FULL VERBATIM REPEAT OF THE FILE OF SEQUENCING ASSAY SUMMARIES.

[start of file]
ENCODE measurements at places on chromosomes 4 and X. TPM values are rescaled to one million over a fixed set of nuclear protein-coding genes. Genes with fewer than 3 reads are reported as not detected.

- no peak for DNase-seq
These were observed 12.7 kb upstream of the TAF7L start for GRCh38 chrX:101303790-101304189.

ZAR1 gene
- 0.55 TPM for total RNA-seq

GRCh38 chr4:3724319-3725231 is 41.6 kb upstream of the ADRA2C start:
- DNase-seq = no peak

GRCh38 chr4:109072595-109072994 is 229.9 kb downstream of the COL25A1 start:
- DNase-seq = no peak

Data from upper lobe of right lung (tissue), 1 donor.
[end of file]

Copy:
ENCODE measurements at places on chromosomes 4 and X. TPM values are rescaled to one million over a fixed set of nuclear protein-coding genes. Genes with fewer than 3 reads are reported as not detected.

- no peak for DNase-seq
These were observed 12.7 kb upstream of the TAF7L start for GRCh38 chrX:101303790-101304189.

ZAR1 gene
- 0.55 TPM for total RNA-seq

GRCh38 chr4:3724319-3725231 is 41.6 kb upstream of the ADRA2C start:
- DNase-seq = no peak

GRCh38 chr4:109072595-109072994 is 229.9 kb downstream of the COL25A1 start:
- DNase-seq = no peak

Data from upper lobe of right lung (tissue), 1 donor.